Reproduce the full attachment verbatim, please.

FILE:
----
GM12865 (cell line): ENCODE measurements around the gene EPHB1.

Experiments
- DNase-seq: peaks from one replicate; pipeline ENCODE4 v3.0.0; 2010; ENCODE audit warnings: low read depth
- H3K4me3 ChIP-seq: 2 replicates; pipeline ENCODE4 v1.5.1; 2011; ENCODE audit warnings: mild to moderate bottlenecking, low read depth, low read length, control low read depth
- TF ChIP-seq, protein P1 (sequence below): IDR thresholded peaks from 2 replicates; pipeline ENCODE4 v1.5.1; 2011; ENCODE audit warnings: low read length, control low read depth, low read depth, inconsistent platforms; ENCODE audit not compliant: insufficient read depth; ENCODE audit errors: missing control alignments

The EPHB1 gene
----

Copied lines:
GM12865 (cell line): ENCODE measurements around the gene EPHB1.

Experiments
- DNase-seq: peaks from one replicate; pipeline ENCODE4 v3.0.0; 2010; ENCODE audit warnings: low read depth
- H3K4me3 ChIP-seq: 2 replicates; pipeline ENCODE4 v1.5.1; 2011; ENCODE audit warnings: mild to moderate bottlenecking, low read depth, low read length, control low read depth
- TF ChIP-seq, protein P1 (sequence below): IDR thresholded peaks from 2 replicates; pipeline ENCODE4 v1.5.1; 2011; ENCODE audit warnings: low read length, control low read depth, low read depth, inconsistent platforms; ENCODE audit not compliant: insufficient read depth; ENCODE audit errors: missing control alignments

The EPHB1 gene